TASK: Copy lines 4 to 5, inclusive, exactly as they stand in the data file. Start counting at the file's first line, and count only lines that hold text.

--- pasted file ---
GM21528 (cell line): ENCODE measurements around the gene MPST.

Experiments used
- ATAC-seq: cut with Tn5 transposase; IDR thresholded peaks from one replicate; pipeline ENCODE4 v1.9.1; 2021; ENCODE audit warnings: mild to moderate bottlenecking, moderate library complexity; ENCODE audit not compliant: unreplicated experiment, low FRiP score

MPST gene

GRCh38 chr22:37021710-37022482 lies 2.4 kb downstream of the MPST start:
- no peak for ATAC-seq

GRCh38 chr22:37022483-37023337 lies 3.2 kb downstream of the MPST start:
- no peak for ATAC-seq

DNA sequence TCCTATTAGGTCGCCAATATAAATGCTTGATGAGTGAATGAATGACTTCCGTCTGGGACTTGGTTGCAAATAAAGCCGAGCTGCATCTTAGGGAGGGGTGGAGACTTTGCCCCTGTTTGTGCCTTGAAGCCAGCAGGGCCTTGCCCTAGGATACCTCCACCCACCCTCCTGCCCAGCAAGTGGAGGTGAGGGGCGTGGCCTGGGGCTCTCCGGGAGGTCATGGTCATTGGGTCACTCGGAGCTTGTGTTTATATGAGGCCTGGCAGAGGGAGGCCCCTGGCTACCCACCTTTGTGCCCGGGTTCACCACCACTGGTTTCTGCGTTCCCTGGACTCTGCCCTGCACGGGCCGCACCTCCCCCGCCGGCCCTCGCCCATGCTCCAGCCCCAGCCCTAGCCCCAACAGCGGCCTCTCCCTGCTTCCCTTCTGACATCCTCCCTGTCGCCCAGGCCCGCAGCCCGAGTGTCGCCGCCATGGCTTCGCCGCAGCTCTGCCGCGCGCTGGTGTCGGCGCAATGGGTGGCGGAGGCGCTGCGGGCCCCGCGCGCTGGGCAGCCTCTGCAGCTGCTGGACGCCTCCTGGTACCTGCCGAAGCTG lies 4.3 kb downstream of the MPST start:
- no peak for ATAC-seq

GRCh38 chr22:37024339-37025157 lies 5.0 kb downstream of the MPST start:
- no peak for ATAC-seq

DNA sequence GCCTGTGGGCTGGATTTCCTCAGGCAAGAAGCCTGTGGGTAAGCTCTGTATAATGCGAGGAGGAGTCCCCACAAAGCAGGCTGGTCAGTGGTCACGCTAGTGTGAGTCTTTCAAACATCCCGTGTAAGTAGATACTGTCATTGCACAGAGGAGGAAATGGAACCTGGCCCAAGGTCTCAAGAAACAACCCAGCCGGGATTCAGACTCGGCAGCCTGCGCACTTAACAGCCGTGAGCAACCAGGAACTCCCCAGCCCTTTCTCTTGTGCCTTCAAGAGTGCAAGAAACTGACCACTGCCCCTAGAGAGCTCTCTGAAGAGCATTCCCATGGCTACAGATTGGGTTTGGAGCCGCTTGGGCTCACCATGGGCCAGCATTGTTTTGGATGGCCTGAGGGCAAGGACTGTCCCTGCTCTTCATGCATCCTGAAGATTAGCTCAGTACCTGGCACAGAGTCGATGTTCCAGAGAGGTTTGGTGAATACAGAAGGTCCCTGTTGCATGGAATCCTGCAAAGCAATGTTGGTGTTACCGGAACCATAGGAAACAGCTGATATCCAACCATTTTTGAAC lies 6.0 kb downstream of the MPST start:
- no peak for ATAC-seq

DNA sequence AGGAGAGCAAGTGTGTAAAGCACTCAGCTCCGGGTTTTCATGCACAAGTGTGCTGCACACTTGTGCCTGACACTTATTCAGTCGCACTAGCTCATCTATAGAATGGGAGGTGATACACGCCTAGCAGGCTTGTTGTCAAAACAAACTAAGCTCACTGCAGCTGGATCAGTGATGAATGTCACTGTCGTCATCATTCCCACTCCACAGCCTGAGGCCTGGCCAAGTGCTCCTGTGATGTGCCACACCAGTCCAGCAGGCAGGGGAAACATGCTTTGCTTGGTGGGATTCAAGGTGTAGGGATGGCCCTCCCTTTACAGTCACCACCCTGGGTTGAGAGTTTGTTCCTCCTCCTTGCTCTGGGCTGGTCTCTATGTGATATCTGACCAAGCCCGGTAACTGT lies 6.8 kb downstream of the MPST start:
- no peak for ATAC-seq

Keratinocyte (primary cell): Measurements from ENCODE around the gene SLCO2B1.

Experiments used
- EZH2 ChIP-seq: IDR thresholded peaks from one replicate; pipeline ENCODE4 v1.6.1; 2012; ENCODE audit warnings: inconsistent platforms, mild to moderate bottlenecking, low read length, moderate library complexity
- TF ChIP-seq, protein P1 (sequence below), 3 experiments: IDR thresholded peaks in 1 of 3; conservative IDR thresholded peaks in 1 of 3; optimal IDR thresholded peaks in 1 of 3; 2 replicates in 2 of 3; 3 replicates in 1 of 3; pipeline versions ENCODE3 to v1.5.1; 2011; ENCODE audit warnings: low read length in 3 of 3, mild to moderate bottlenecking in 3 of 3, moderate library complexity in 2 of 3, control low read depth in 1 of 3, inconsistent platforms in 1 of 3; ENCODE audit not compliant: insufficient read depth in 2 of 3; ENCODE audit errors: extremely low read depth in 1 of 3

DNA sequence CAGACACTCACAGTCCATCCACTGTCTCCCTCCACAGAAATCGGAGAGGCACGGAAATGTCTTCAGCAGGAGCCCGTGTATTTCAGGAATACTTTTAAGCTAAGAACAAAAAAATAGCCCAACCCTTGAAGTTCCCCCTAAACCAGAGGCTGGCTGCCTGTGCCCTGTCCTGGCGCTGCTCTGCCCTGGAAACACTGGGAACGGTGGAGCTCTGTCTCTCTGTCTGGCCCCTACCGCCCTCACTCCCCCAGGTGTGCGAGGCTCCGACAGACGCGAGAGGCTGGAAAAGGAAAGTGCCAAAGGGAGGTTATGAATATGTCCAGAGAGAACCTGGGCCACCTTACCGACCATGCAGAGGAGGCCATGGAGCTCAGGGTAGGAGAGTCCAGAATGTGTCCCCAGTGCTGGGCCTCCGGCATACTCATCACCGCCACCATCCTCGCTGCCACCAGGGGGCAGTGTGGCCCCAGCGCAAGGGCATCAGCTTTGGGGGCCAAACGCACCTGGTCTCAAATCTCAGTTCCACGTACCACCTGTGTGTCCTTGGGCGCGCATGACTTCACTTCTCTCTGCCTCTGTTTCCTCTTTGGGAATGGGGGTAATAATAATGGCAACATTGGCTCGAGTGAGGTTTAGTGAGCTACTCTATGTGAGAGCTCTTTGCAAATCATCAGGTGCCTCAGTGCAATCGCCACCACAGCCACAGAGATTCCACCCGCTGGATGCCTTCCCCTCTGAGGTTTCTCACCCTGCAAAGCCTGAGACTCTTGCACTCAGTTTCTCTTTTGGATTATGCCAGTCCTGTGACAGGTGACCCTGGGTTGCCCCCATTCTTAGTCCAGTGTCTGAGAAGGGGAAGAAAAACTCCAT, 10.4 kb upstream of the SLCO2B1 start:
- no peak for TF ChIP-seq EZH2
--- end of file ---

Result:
MPST gene

GRCh38 chr22:37021710-37022482 lies 2.4 kb downstream of the MPST start: